- Illinois Democrat Abruptly Drops Congressional Bid
- Jeff Miller Won't Run for Florida Senate Seat
- A Brief Electoral History of Recently Indicted Congressmen
- Becerra Won't Run for Senate
- Democrat to Detractors: I'm Doing Better Than Your Guy
Does anybody really believe the president when he talks about how many jobs will be saved or created by the passage of a particular bill? Does anyone really know whether the Congressional Budget Offices projections about savings (or the lack of savings) from a House Democratic health care bill are on the money? Would any sensible person really believe projections coming out of the Center for American Progress on the left or the Heritage Foundation on the right?
Often I dont know what to believe, so I dont believe any of them. And Im willing to bet that a lot of Americans feel the same way.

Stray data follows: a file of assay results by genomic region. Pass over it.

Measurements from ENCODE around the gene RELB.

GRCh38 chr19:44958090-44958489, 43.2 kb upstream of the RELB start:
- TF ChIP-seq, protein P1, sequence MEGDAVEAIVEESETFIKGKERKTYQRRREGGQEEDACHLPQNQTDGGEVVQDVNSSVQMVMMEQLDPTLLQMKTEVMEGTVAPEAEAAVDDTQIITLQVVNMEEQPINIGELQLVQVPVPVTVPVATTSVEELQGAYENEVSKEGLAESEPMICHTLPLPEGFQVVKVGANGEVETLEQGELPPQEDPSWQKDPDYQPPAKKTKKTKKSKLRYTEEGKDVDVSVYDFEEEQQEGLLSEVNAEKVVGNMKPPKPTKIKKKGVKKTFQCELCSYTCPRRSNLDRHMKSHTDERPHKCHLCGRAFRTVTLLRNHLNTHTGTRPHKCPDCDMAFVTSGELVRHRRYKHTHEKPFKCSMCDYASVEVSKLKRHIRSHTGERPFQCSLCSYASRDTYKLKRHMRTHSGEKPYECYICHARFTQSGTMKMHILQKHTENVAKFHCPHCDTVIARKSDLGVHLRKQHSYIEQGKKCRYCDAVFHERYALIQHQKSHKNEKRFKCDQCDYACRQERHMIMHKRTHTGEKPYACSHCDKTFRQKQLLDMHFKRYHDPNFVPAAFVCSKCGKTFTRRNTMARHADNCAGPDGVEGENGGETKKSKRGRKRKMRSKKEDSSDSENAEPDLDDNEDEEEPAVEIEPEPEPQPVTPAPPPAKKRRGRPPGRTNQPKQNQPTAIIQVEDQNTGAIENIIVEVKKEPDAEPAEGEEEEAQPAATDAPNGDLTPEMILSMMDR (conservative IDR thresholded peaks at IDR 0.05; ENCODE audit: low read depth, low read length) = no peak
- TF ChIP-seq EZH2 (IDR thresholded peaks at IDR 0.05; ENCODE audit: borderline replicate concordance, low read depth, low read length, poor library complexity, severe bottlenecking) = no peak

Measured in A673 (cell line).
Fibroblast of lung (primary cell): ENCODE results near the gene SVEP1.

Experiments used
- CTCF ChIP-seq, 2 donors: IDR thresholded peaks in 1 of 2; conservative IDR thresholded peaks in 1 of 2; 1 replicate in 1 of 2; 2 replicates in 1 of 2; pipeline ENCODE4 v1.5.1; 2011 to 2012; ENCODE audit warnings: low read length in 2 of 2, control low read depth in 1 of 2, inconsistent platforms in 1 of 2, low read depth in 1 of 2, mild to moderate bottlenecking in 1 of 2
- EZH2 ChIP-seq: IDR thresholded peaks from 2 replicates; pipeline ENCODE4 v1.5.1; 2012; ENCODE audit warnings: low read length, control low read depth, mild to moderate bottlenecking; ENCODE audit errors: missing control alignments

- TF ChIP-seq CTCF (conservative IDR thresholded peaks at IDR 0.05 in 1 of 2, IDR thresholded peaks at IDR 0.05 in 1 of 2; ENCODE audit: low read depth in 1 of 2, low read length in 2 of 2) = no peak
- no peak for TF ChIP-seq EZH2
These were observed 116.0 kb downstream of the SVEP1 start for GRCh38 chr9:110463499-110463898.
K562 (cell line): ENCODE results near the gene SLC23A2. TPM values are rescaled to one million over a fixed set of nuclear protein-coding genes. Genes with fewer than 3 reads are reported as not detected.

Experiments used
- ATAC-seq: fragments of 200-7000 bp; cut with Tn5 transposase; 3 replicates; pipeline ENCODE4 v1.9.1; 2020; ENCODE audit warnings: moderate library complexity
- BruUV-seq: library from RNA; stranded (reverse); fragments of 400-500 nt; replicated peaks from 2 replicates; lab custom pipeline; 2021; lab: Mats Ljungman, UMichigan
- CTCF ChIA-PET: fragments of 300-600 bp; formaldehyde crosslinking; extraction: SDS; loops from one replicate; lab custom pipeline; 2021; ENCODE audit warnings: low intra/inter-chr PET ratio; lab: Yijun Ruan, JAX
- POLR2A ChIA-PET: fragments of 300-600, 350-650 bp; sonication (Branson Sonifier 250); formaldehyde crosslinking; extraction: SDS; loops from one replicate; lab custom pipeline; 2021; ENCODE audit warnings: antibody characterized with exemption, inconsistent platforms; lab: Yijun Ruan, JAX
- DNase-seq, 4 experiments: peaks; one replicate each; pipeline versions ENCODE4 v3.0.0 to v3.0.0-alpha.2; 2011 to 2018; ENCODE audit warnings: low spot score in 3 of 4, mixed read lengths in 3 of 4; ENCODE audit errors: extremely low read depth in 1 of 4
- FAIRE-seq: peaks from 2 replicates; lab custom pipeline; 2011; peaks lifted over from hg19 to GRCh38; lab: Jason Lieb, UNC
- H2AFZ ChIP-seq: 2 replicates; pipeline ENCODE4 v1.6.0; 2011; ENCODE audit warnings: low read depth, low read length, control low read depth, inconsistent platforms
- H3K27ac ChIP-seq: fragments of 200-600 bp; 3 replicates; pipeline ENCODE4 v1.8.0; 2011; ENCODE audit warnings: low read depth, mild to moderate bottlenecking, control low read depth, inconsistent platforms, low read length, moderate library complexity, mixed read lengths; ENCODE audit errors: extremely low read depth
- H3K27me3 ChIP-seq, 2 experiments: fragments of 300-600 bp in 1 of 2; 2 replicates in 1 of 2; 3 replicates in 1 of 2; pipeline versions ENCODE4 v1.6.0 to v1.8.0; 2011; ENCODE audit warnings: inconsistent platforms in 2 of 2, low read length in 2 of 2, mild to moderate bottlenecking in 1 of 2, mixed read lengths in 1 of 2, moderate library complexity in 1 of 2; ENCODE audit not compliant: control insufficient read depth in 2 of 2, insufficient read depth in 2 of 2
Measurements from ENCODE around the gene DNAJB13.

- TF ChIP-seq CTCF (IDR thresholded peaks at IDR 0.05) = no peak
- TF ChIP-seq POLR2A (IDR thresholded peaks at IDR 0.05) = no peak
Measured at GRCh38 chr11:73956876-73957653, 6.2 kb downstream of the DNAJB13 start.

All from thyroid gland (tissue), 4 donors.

Its certainly not that voters have any greater faith in the Republicans these days. Polling doesnt show dramatically increased confidence in the GOP or in Republican leaders.
Its simply that all of the activity of the first six months of the Obama administration has created enough skepticism and doubt around the country and on Capitol Hill to make things much harder for the president and Congressional leaders than things were in February or March.
Democrats continue to have a couple of considerable advantages. While the presidents job approval numbers have slipped, they remain good. And he is still a strong communicator. Voters still have greater confidence in the Democratic Party than in the GOP on most of the key issues of the day though no longer on the deficit and taxes.
A month away from Washington, D.C., even to try to sell the Democratic health care agenda, could well re-energize Pelosi and Hoyer. And given the intensity of the legislative sprint that started at Obamas inauguration, both parties as well as the American public could use a breather.
Stuart Rothenberg is editor of the Rothenberg Political Report.